What’s The Best Writing Productivity Systems? 6 Top Choices

You can pick from dozens of established writing productivity systems.

Each one focuses on various ways that people can manage their work. Many of these systems borrow elements from each other, and some are more popular than others.

These systems come with a range of apps, software programs, and various supporting materials and books.

But what types are best for creatives and writers? And will they help you overcome procrastination and start writing faster?

Although a perfect productivity system doesn't exist, I profile some of the more popular productivity systems for writing in this guide.

1. Getting Things Done Developed

Getting Things Done by David Allen is one of the more popular personal productivity techniques. Also known as GTD, it's an American system that's been around for 20 years, although Allen describes the methodology as “old as dirt.” 

GTD breaks goals and projects into a series of Next Actions and Outcomes, which the user must track and put in a place that they regularly review. They also review all of their various inboxes or buckets regularly, e.g., Evernote, email, social media messages, loose notes, etc.

You can browse several productivity books, a host of websites, podcasts and other online resources about this system.

Adoptees affectionately described themselves as GTD-ers. Time magazine even described the first book about the system as “the self-help business book of its time.”

I use the concept of a weekly review from this system to evaluate the status of my writing projects (blog posts, articles, and other websites) and progress on my writing goals

It's a good system for freelance writers who must manage other parts of their business.

  • An established methodology, tried and tested by Fortune 500 companies
  • Lots of online support and resources
  • Great for managing complex projects and working with someone else
  • Take some practice and self-discipline
  • You'll need to read the book to master it (available on Amazon)
  • Not built with creative work in mind

2. The Pomodoro Technique

The Pomodoro Technique is a time management technique developed by Francesco Cirillo in the late 1980s.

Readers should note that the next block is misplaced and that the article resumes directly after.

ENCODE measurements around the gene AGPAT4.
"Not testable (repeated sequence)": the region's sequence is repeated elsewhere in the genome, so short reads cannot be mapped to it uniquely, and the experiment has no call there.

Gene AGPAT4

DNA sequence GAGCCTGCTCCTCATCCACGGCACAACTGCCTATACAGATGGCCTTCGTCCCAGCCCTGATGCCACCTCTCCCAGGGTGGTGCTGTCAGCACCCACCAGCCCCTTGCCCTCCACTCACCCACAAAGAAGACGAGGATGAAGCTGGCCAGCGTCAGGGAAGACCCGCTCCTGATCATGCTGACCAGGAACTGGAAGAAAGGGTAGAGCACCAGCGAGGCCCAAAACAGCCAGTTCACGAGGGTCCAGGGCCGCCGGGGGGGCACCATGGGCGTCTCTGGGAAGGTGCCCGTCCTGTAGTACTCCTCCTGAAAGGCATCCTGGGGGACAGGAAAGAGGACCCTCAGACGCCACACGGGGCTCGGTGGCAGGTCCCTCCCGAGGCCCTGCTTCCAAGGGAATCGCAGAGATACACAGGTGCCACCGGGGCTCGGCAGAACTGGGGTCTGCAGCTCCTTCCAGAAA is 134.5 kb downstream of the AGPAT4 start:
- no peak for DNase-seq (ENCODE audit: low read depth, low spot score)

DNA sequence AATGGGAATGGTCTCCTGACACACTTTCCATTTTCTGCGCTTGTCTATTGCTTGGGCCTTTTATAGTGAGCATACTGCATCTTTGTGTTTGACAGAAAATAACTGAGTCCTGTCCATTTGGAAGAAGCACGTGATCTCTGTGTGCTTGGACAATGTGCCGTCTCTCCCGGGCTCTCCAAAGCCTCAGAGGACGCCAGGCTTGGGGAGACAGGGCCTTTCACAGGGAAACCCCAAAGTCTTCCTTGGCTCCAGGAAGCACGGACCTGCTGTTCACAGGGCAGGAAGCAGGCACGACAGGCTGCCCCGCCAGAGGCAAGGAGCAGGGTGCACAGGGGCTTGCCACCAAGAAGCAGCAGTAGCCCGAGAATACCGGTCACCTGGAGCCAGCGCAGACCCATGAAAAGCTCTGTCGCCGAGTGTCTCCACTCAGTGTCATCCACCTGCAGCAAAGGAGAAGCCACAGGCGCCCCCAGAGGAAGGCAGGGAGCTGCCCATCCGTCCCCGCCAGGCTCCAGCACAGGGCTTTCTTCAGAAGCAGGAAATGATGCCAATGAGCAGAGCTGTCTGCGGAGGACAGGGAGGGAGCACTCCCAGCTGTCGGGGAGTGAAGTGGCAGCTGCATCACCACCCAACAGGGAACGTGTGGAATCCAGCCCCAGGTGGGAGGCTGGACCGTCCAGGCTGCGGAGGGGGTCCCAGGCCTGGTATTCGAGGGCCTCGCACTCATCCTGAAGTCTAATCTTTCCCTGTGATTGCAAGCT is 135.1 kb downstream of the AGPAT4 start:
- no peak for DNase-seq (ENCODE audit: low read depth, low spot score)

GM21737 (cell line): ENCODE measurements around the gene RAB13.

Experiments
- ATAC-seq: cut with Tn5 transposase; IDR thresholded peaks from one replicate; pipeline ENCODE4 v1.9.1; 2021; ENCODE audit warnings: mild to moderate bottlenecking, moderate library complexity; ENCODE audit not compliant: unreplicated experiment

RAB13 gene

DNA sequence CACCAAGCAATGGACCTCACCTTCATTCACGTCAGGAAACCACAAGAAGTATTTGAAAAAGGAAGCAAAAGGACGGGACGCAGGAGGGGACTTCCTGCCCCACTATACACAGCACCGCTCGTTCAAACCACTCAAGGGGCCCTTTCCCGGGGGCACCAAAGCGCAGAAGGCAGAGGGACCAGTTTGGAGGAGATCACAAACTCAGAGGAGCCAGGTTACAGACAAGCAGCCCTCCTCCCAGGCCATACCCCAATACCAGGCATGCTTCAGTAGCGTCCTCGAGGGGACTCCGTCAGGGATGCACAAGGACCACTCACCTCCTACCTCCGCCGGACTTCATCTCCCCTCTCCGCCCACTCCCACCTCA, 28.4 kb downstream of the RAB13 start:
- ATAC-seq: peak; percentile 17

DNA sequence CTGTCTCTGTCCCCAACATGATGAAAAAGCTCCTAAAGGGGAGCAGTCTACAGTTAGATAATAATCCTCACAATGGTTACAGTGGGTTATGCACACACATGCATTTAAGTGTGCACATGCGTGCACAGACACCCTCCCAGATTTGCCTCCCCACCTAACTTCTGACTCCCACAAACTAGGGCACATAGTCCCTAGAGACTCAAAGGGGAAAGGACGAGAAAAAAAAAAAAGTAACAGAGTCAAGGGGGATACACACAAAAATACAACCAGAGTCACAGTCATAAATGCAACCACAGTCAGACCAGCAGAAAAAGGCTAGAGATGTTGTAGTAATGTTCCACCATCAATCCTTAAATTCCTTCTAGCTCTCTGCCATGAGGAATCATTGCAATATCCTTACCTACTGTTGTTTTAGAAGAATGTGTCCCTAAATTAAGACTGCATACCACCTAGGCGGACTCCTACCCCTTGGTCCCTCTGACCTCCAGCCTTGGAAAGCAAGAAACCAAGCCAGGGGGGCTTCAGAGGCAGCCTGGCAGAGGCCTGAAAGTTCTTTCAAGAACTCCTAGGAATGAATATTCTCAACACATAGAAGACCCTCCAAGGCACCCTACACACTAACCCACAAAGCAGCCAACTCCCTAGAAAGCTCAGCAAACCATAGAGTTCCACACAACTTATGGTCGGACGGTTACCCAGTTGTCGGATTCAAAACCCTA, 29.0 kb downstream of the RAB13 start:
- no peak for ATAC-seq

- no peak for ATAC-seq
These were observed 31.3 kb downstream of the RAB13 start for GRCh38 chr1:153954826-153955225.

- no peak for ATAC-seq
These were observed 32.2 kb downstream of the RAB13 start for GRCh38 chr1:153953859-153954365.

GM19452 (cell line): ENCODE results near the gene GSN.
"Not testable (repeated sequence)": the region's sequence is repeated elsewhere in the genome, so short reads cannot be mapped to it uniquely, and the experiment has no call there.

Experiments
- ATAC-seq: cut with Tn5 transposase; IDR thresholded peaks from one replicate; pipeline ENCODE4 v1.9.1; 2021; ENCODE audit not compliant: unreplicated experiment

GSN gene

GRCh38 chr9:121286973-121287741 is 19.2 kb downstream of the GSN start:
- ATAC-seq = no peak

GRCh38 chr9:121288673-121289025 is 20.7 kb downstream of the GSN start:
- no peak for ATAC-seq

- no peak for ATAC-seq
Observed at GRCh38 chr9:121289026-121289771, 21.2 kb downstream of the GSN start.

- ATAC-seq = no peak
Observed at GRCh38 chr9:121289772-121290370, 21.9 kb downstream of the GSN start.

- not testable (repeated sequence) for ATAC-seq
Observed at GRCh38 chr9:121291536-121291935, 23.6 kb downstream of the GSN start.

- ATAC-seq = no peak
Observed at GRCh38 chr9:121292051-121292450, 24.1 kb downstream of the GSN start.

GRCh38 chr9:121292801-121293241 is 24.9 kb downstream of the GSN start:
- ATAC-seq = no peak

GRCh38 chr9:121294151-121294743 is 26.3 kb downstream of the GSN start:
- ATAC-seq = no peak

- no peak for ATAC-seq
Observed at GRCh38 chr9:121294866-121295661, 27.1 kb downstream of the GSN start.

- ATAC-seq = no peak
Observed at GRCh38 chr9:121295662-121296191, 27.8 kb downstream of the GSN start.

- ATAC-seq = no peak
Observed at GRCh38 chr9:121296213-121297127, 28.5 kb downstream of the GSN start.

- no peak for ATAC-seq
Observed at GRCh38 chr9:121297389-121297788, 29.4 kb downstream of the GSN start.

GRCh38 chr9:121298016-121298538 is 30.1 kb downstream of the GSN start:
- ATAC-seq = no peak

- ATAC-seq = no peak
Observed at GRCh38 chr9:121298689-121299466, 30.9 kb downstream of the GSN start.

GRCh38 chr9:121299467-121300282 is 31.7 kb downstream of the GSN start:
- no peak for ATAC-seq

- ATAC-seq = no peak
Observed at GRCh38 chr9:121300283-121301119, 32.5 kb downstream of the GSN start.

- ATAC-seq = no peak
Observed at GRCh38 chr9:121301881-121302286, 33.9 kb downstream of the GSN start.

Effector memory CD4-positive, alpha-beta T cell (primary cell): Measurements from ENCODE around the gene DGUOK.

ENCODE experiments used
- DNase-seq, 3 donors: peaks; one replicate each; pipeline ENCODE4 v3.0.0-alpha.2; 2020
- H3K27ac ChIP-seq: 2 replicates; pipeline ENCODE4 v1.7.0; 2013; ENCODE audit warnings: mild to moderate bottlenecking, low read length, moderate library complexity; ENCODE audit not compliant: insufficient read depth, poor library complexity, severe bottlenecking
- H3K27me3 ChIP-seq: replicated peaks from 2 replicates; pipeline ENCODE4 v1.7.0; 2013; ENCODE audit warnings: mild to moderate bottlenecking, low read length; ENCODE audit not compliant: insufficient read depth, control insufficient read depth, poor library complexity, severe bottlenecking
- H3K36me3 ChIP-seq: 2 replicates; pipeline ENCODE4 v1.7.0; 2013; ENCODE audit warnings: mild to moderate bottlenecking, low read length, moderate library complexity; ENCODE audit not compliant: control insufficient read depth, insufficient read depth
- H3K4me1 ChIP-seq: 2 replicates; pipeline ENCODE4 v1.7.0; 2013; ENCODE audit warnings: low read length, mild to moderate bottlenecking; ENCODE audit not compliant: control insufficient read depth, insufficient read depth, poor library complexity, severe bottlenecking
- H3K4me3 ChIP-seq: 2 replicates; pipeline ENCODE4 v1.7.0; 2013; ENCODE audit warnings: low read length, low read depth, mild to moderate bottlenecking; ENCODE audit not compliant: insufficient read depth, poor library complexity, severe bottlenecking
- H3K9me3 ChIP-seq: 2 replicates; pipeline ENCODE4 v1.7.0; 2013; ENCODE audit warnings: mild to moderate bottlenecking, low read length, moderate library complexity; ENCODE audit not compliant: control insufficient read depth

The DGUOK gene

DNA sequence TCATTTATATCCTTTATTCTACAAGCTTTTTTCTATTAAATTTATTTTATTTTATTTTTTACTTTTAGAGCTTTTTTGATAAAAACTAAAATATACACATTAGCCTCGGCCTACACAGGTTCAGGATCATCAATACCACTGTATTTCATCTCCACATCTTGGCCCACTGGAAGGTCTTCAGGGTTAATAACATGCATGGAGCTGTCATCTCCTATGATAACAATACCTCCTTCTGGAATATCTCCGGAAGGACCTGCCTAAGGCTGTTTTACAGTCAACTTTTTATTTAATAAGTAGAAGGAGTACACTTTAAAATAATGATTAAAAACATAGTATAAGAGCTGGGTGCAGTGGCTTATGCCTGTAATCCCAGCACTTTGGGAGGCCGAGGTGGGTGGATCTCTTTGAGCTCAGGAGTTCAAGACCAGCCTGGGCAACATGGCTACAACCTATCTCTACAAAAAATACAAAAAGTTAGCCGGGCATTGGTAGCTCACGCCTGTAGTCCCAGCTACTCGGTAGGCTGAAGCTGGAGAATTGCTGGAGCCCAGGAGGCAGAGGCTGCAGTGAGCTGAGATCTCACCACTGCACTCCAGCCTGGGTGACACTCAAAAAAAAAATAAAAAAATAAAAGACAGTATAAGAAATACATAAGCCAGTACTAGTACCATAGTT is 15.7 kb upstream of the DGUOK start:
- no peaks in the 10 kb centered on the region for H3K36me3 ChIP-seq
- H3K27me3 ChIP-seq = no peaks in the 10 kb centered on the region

It essentially involves breaking work down into manageable chunks of 25 minutes, which are timed. These blocks of work are separated by short breaks of three to five minutes. After four Pomodoro sessions, the user takes a longer 15-30 minute break.

The user also records and tracks all their work using special tracking sheets. All you really need is a laptop, a timer and somewhere to work, i.e., your office, or a coffee shop. 

I regularly use this technique as part of my writing productivity system. It helps me find time for single-tasking, for example, writing a first draft that I'm procrastinating about.

A Pomodoro Time
A Pomodoro Timer
  • Suited for any task that requires continued focus. Promotes a regular writing habit
  • Encourages tracking and metrics, i.e. a word-count
  • Doesn't track tasks with deadlines
  • Doesn't focus on actions, reviews or outcomes. Some environments aren't suited to uninterrupted blocks of work e.g. a hospital, a shop

3. Streaks AKA Don't Break The Chain

Streaks is a simple productivity technique developed by the comedy writer Jerry Seinfeld.

Seinfeld came up with this technique after deciding that he needed to do one thing every day: write a joke. Each day he wrote a joke, he marked a large X on a yearly wall calendar. 

His idea was to build up a chain of Xs or streaks he felt reluctant to break. I've used this method extensively and blogged about it here.

I use it as part of my writing productivity system when faced with a blank page or a target word-count for the week. Basically, I must achieve a certain word-count to claim my X as part of my daily writing session.